Hospital scanner made of Lego helps child patients get used to the real thing
A dad with a dab-hand for Lego has built a mini version of a hospital scanner to help a hospital’s child patients.
MRI scanners are large, heavy and noisy - so unsurprisingly lots of children get scared about having a scan.
But now to help them get used to the real thing, youngsters at Ipswich Hospital can play and learn from the fun working model built by Chris Johnson, father to nine-year-old patient Livio.
Hospital play specialist Keren Brooke said: “The detail is amazing – there are doctors in uniforms with scans on their computer screens, flowers in the waiting area – there’s even an Ipswich Hospital door sign and real MRI sounds.
“It’s going to help a huge number of children, and their parents too.”
Mr Johnson has been a fan of Lego since childhood. Asked why he built the model, he said: “The hospital has really helped Livio, the staff have been really great - but it’s also a good excuse for me to play with Lego.
“The idea is that children can make their own patient as there is a bag of different clothes, hair colours and faces - so they could make someone like them.”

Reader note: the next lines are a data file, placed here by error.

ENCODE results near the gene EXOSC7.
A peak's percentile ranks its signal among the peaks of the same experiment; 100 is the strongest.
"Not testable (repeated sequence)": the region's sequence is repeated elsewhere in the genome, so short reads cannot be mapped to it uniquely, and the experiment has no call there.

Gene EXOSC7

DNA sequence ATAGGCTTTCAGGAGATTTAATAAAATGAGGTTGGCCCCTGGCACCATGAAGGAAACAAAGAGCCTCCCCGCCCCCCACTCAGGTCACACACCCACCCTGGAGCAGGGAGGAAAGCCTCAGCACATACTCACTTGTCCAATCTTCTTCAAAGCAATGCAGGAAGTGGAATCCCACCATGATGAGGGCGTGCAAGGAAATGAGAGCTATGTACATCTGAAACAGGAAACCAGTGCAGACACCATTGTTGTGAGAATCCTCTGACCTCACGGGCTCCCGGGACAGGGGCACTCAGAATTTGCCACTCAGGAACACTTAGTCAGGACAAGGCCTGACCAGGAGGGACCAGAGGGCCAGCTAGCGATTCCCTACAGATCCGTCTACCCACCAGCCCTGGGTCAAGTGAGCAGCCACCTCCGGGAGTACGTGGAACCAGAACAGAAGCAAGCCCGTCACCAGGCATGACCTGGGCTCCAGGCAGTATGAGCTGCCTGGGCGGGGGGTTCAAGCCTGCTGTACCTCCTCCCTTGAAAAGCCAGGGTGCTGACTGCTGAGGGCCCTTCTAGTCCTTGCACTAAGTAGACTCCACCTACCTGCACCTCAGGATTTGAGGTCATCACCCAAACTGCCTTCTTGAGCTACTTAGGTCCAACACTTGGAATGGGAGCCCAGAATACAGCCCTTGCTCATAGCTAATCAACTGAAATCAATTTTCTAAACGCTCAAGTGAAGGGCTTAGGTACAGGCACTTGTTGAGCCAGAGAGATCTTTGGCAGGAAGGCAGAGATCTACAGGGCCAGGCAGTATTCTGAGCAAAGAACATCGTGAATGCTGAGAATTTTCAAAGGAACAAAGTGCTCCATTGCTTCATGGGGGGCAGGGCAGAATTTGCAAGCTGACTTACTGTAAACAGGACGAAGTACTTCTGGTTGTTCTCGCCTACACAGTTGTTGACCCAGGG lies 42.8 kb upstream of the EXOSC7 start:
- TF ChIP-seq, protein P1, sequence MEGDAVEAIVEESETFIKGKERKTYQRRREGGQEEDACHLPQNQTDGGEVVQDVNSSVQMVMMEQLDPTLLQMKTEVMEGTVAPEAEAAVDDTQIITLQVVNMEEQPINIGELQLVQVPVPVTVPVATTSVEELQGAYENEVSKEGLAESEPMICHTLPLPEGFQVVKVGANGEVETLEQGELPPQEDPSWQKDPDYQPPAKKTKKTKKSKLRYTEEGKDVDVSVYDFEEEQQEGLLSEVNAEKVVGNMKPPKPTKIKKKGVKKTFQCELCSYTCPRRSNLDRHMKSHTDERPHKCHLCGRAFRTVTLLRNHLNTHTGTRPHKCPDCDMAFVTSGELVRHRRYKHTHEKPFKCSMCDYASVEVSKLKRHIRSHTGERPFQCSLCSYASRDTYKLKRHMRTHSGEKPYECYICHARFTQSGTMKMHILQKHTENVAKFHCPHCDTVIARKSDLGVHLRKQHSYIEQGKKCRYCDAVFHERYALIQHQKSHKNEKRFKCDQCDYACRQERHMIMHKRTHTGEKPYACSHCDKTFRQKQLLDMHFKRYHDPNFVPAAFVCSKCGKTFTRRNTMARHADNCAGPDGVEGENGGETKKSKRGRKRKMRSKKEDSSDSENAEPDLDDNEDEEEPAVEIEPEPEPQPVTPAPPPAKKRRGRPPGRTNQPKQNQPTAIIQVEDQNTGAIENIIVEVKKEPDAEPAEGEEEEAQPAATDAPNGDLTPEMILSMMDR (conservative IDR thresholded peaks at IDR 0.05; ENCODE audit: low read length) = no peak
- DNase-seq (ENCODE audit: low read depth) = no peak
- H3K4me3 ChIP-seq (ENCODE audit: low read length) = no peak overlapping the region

Mr Johnson was supported by his wife Maria and Livio. The family lives in Ipswich.
Livio, who gets treatment at the hospital for severe allergies, said: “I think when other children see it, they might think that having a scan is okay because they can see what will happen.
“I helped my dad put some bits of Lego on. My favourite bit is when the sound comes out when you put the figure in.”
Senior radiographer Karen Chamberlain works in the MRI department.
She said: “We’ve already had a child come down to us who said they’d been playing with the Lego model on the ward and they completed their scan – so that’s a good sign.”
What is an MRI scan?
MRI stands for magnetic resonance imaging.
It is a type of scan that uses strong magnetic fields and radio waves to produce detailed images of the inside of the body. They are used for almost all parts of the body.
An MRI scanner is a large tube containing powerful magnets. Patients lie inside the tube during the scan.
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